Advocate

I wanted to write about something people in my life commend me on because I think it’s something I wish others could do; ask for help.  Through the ups and downs in my life I’ve learned to be able to acknowledge when things are getting bad.  I can tell the difference between an “off” day and something more serious being “off”, like my medications not working properly.  Loved ones have praised me for being able to identify this switch between normal and not-so-normal because it’s when I know it’s time to take action.  Action can be calling my psychiatrist, reaching out to my manager, or taking a day off from work to hide in my apartment.  It all depends on how I perceive my feelings.

In order to know things are bad, you need to know what bad feels like.  I wish there was another way, but the only way to know what bottom feels like is to hit it.  If you’ve never hit your bottom, you’ll know when you get there; it’s when you feel the most hopeless, alone, and miserable you’ve ever felt.  It’s a horrible feeling, but the good news is it can only get better from there.  Once you’ve identified the feeling, you need do something difficult and painful – remember it.  Remember what it feels like when you had nothing left, when you reached the lowest of lows.  Feel that feeling and then make a vow to yourself to never reach that place ever again.

Hopefully, you’re not living that feeling now and if you are – hold on, I promise it won’t last forever.  Hopefully you’re feeling your equivalent of “normal”, i.e., whatever normal feels like for you.  But normal doesn’t last forever.  Life is continually swaying between the highs and lows that surround your normal.  But how do you know when your low is getting too low and closer to that place you vowed to never go again?  I really concentrate on how I feel and see how it compares to that low place.

I’ll share a very personal example to clarify what I mean.  A few years ago, I wasn’t taking medication and I was doing pretty well.  I had lows but they always felt like something I could pull myself out of or something I knew would eventually go away.  However, over time the lows started to replace the highs.  I found it really difficult to handle my emotions and it started to feel almost impossible to pull myself out of the slightest low.  But I still kept going on as if I was fine.  It wasn’t until one day while I was at work and feeling very low that my mind started to wander.  I started to think about what would happen if I wasn’t here anymore.  I continued to think about it, but it wasn’t until the thought “what if I just stepped in front of the train?” that something in me said “STOP!”.  I hadn’t had a dark thought like that it several years, since I hit my bottom, and I knew it was time for help.  I knew I could no longer pretend I was fine and that everything was ok, and I knew I had to reach out.  I called my mom who gave me a referral for a psychiatrist.  I told him what was going on and he saw me that afternoon.  He put me back on medication and I haven’t had a thought like that since.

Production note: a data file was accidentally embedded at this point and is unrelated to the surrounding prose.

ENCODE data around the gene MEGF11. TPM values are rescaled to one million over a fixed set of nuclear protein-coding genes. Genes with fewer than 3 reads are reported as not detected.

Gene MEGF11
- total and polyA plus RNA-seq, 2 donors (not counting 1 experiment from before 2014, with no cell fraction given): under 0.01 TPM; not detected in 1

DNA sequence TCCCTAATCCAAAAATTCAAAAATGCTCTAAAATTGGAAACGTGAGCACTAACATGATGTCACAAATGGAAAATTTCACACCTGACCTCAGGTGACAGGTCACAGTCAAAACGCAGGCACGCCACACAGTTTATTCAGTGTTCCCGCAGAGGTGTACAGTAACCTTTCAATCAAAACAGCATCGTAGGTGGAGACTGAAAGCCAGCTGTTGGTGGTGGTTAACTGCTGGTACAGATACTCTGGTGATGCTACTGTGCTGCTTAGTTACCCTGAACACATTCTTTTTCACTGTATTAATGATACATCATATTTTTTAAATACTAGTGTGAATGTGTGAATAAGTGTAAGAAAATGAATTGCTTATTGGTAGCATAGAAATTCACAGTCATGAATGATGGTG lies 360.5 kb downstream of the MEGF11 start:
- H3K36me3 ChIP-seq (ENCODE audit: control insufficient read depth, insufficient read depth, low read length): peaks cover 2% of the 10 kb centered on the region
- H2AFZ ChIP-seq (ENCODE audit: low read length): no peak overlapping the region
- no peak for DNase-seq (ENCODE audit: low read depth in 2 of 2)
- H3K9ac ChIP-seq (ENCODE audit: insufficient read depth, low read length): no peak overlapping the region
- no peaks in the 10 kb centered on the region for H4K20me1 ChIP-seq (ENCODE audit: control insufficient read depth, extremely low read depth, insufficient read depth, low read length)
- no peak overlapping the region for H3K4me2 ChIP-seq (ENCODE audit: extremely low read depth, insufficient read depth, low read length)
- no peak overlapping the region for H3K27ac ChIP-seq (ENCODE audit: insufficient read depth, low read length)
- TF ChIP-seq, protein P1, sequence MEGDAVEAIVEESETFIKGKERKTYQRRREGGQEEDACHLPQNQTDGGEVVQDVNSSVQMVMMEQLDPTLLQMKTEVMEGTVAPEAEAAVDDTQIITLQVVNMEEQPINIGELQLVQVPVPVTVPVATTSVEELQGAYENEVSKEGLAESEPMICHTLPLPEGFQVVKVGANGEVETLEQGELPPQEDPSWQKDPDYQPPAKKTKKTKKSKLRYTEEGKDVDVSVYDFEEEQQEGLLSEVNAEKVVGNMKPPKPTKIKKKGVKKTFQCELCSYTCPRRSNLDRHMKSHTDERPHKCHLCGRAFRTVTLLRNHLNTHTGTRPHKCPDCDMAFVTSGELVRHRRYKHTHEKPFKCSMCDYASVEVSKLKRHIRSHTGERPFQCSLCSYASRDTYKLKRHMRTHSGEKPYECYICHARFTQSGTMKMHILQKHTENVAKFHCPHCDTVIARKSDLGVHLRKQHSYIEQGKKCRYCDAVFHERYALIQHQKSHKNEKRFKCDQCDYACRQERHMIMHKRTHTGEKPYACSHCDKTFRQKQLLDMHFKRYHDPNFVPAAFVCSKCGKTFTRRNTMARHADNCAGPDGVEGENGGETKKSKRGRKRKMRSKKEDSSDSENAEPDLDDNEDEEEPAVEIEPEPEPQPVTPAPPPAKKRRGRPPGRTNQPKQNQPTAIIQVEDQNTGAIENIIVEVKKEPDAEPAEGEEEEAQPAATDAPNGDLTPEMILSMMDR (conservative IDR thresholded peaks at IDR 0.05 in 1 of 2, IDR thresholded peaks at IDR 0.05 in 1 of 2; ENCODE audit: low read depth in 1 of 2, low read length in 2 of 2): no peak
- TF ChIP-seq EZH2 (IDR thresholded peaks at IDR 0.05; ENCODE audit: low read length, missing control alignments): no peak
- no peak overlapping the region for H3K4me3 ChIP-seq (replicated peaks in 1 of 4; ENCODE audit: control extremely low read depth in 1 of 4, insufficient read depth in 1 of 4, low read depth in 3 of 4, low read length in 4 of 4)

You don’t need to get to that level to need help.  Once you start to feel that sadness, that hurt, and that despair that you know is serious, it’s time to reach out.  Call a loved one, a doctor (if you have one), or a hotline (National Suicide Prevention Hotline – 1-800-273-8255) and get the help you deserve. People won’t always reach out to you with the answers which is why it’s so crucial that you listen to yourself, take action, and advocate for yourself.  You have the strength, I promise.

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Food Vs. Mood: How One Affects the Other

This a guest post written by Martin Smith (bio below).  As The Bro Chick grows, we welcome posts from authors writing about mental health and any and all topics under its umbrella. 

Please note that the thoughts in this article do not necessarily reflect the opinions of The Bro Chick and any advice should be followed up with a medial doctor.  Thanks!

If you munch on something like a dessert, you know that while it will boost up your energy level immediately, it can also lead to poor mental health in the long run.
A number of studies have revealed that diet helps not just physically, but also plays a significant role in altering your mood. In fact, it even brings about changes in the brain structure.  However, not all foods were created equal and are certain foods work to improve your mood as well as your overall well being.

Here we have enlisted few tips by which diet may help in revamping the mood.

Eat Regularly
If blood sugar level falls down, you’ll find yourself feeling irritated, depressed and lazy. Try eating at regular intervals to keep your sugar levels balanced (this is especially important for people with mood disorders). This will assure that your body is receiving a
sustainable supply of fuel, which will keep you mentally sound.

Eat slow energy food items like oats, cereals, seeds, and nuts.  Rather than eating three huge meals a day, aim for four to six smaller meals throughout the day. Avoid eating foods that give an immediate spike or fall in your blood sugar level like sweets, desserts, and alcohol (womp womp).

Stay Hydrated